So in part one I shared with you how I create an unshakeable foundation for a new client's brand and website by teaming up to creating a brand vision board.
This week I want to take that process one step further and show you how I turn that inspiration board into a logo, colour palette, and collection of fonts among other brand elements— and how you can, too.
Let's get started!
1. a colour palette
The next thing I do before digging into logo creation or anything else is to pull together a strong colour palette.
When you're building a colour palette, you want to make sure there are a good range of complimentary colours as well as a range of shades. A colour palette that is LOUD LOUD LOUD LOUD has no nuance.
I love using a website called Coolors to pull everything together. To start, I get the hex codes for the colours isolated on the branding vision board and see how they jive together, and if any of them need to be adjusted to really look harmonious and pleasing.
Then, I look to see if I'm missing anything in the range of colours or shades, and fill out the palette; I usually aim for about five colours, with at least one of those being a good neutral.
2. initial LOGO CONCEPTS
Once I have colours, I have a mood and I can begin to create several logo concepts (the client picks between 2-3 concepts, and then alternate logos are created for the selected design).
Since my client has a holistic wellness business and is also an herbalist, I drew inspiration from flowers, trees and herbs, apothecary labels, and warm natural colours.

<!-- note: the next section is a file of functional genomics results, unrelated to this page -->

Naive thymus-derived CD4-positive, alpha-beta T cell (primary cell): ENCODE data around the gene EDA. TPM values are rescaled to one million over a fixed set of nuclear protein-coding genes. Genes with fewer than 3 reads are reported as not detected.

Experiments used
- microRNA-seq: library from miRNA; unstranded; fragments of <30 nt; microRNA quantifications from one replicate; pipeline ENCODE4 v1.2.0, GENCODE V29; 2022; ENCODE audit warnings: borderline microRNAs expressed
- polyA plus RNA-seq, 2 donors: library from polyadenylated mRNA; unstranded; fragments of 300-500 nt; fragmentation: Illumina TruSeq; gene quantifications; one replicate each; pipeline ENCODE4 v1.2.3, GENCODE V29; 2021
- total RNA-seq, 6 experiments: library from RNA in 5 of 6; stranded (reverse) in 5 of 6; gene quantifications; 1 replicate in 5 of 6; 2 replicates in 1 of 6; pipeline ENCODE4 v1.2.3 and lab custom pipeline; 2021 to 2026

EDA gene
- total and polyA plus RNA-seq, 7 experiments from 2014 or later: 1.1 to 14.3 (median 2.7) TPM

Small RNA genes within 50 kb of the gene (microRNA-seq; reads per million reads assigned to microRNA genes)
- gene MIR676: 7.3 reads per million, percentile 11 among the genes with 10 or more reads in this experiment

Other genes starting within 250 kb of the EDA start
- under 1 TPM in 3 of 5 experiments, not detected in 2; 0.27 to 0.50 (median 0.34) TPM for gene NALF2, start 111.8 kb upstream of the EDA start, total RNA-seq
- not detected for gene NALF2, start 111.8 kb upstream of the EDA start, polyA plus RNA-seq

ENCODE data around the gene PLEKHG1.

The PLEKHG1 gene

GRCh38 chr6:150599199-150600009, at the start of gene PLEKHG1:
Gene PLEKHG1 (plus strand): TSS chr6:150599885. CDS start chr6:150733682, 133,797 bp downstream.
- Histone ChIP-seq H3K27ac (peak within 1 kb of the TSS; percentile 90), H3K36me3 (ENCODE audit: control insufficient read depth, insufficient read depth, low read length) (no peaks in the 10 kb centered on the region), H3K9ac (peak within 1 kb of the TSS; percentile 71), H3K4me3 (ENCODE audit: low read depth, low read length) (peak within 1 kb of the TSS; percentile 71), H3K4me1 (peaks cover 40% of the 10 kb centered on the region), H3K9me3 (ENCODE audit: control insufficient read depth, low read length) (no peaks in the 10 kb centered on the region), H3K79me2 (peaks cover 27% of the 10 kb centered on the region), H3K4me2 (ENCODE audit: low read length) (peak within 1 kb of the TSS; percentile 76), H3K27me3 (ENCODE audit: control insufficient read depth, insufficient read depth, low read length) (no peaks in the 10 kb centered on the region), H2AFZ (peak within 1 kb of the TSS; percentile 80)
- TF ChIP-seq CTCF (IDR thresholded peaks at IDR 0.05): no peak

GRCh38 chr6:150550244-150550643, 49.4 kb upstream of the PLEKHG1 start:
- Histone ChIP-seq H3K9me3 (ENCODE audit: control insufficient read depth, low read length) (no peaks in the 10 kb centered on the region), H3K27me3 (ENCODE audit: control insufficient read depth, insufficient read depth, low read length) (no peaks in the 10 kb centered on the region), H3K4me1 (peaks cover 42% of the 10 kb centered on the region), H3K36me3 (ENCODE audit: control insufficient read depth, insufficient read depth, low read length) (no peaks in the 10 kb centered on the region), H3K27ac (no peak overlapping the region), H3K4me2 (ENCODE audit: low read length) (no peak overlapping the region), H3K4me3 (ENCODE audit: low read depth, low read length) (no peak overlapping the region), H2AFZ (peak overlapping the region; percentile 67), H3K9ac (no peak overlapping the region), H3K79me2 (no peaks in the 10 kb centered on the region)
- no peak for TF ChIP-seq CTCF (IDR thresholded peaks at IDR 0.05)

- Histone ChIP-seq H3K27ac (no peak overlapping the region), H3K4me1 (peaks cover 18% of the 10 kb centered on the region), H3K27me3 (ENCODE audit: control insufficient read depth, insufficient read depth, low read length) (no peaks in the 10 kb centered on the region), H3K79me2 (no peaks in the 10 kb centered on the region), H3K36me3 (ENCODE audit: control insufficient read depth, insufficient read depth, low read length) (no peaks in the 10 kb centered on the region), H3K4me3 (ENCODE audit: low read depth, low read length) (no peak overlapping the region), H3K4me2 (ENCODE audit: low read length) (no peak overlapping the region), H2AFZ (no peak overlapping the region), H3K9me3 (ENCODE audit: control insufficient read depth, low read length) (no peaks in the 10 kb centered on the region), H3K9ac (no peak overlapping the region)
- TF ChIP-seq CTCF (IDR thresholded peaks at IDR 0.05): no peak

3. logo customization
The client was very much interested in option two (my personal favourite as well), and so I refined this main logo and created a few alternate logos for use in square-proportioned spaces, business cards, stamps, etc.
4. font pairing
For me, the choice of gorgeous brand fonts is a bit of a chicken or egg situation. Sometimes, find a fantastic font pairing before a concept for a logo even flirts with me, and I find a way to work one of those fonts into the logo.
Other times, I find one font that works beautifully with a logo, and so I find a second font to pair with it for the rest of the brand and website.
In this case, the logo came first, and I paired this font (Marion) with a contrasting font (Avenir Next).
When picking fonts you want to keep in mind a couple things:
b) x-height (the height of the character 'x' in each font)
The fonts in a pairing should not, stylistically, be too similar; for example, you typically want to pair a serif font with a sans-serif font for body text.
However, the fonts should have a similar 'x-height', meaning that one font shouldn't be very tall and slim, while the other is very wide.
5. BRING IT TOGETHER with a brand board
Having a brand board is incredibly useful as you go forward building your website, social media templates, business cards, thank you cards, and any other elements of your business where your branding is present— even simply posting on Instagram.
It gives you a reference point, where you can always look back and ask yourself "is this in alignment with my brand"— no matter what it is you're creating.
Here, I've included some of the inspiring images from the brand vision board, as well as some social media icons for use on the website.
That's all for now folks! :) If you missed part one, check it out right here, and stayed tuned for the last part of this series next week.
Starting a blog or business with no room for professional design in your budget? Check out my top design tips for a great DIY website.
Are you ready to start taking your blog or business seriously and attract your dream customers + clients?
Did you find this post helpful? Share it with your friends!
Have you created a gorgeous brand board for your blog or business? Share it in the comments below!